The tree trunk is 5 feet in diameter and has intricate patterns of prop roots around the trunk. It has a canopy of 25 meters. sheesham and sareen. These are relatively young. In the long park of Sec 24-A right in the midst of the residential quarters is a cluster of 250 trees of various species mostly mango. (37) SECTOR 26. The village of ‘Kailard’ is known most for its mangos. There is undisturbed environment. There is an old well there and the main attraction is a 90 year old twin bargad/ peepal tree. The Pracheen Shiv Mandir (Temple) of the sector was the ‘Kheda’ of the village. But the tree has neither great height nor a wide canopy.) the whole place is situated in a small . There are five other trees in the campus of the mandir. (34) SECTOR 24-THE MANGOES OF ‘KAILARD’. And if such an environment persists the birds will definitely come in. peace & quiet all around. jamoa. The present Sector 24 is located in a place which was once the land of village ‘Kailard’. is 2 feet and at least ten mango trees have a diameter of more than 3 feet.(33) SECTOR 24. (35) A giant PEEPAL with a diameter of 4. The tree has not proliferated because it is surrounded on all sides by concrete floor and many of its branches have been cut off to accommodate the building and flooring. near the PWD workshop and Sub divisional office (Electricity deptt. In sector 26 timber market area. It has a diameter of 2. This site has the potential of becoming ‘Parrot Park’ of the city. The tree is well maintained and has free space around for growth. (36) An old NEEM stands outside the gate of “Working Women’s’ Hostel” of Sector 24-A.5 feet stands in front of house number 2560 in Sector 24-C.THE TWIN BARGAD/ PEEPAL OF PRACHEEN SHIV MANDIR.5 feet and an old looking dark bark which has knots in it. The average dia.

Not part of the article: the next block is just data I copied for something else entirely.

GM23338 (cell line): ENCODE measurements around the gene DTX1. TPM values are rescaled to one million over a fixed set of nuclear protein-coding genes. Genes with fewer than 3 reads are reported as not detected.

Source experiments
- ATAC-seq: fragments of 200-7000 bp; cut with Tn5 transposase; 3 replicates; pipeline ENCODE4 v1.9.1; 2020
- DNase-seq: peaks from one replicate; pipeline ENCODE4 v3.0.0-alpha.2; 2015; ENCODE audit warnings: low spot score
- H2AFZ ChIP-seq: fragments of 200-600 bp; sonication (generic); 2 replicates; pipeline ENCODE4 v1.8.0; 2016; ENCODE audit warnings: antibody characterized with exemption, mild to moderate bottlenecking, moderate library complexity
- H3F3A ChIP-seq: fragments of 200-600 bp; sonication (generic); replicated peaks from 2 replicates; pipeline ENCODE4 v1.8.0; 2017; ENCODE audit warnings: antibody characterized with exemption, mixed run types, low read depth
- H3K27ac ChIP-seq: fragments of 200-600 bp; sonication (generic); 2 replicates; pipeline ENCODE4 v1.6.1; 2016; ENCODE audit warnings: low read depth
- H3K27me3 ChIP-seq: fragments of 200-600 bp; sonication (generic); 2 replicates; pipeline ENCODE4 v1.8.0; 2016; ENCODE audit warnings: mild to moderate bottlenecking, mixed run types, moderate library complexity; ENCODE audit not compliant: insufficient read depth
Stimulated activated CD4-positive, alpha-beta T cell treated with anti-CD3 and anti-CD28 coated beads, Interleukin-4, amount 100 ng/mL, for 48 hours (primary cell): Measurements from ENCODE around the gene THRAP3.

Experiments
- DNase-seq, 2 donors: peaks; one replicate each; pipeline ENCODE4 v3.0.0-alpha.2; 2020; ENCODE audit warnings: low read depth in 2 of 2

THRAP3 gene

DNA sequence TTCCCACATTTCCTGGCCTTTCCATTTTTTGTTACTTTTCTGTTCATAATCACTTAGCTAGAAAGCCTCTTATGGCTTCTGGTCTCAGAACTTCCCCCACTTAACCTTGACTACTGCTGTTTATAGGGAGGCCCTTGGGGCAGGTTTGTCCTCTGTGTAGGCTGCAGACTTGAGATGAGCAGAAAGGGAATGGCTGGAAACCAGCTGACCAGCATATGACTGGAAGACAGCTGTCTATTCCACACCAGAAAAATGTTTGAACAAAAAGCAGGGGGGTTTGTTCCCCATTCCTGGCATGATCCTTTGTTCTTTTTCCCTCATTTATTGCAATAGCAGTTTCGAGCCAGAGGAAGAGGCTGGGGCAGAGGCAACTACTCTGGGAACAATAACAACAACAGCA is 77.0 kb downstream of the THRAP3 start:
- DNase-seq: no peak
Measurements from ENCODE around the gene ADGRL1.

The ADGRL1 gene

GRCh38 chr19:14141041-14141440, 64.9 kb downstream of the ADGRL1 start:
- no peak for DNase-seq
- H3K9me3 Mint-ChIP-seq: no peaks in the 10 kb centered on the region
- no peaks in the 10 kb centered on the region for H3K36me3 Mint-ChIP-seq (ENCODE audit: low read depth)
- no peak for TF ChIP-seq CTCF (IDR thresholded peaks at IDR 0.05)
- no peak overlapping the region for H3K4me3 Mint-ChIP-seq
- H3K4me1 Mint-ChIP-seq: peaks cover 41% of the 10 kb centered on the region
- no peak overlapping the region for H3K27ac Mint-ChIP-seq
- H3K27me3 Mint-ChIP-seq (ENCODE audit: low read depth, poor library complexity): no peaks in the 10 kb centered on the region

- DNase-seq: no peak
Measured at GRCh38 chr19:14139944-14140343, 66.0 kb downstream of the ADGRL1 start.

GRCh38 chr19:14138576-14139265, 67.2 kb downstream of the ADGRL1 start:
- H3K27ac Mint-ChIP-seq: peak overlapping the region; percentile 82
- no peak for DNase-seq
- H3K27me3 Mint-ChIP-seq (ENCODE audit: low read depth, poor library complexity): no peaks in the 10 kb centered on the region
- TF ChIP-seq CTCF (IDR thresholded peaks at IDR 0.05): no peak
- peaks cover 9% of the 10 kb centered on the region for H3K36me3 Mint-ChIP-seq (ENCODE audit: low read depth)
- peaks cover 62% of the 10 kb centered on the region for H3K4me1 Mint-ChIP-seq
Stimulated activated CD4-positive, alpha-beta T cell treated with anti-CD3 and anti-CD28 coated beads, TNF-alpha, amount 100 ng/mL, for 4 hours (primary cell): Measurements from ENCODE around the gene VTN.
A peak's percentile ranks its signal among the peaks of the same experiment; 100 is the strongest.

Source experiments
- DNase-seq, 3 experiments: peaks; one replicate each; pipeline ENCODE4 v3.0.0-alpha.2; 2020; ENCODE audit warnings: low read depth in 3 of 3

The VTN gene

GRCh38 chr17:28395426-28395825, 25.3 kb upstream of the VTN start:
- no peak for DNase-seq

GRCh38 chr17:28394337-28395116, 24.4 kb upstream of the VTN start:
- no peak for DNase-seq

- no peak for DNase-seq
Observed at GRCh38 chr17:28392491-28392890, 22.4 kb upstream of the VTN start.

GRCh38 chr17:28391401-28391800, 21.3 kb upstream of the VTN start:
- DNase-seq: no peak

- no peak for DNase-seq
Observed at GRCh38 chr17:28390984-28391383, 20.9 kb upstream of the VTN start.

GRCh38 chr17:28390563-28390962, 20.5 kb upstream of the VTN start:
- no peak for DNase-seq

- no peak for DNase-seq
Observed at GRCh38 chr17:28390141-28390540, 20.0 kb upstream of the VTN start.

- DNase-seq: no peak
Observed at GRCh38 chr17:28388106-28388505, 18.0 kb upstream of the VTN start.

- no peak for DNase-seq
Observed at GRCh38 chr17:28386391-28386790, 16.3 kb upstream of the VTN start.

in 29-A.5 feet wide and a peepal 3. are four old mangos which are 3 feet wide and another BARGAD with a width of 4 feet. (38) THE YOUNG PEEPAL TREES OF INDUSTRIAL AREA – I. dust. The amazing part is that the whole of the area is full of PEEPAL trees. Notable among these is a 4 ft. (41) SECTOR 29. The mini jungle is full of shrubs. are in their infancy (some 30 years also) and lend an unmatched grace to the otherwise congested and busy Industrial area.5 feet thick in an open space. these could have been planted by the owners or are coming from the original village of this area. wide Bargad in front of the entrance gate of the Ordnance cable factory. One would expect an Industrial area of a city to be full of smoke belching factories.variegated jungle. jamoa and bargad. These trees planted along the roadside by the horticulture deptt. The place is neatly planned with a grid of roads and lanes and there are no major encroachments on the roads or parks. Only two branches now remain of the tree which are green and bear leaves. Here there is also a old British-era Power house building. near healthclinic on the roadside there is an old mango tree 2. The area is rich in biodiversity and should be maintained for conservation. Inside the Ordnance cable factory housing complex. (42) SECTOR 30. trees of peepal. Two more old mango trees adorn the park. mango. . There are many trees in the premises of the factories. heat and what not. in the hundreds. opposite # 3048 in the MC park stands an old stem of fallen down mango tree of 4 feet thickness. (39) SECTOR 28. In Sector 28-D. (40) Inside the ITI complex in Sector 28-C. But not so in the well planned industrial area phase-I of Chandigarh.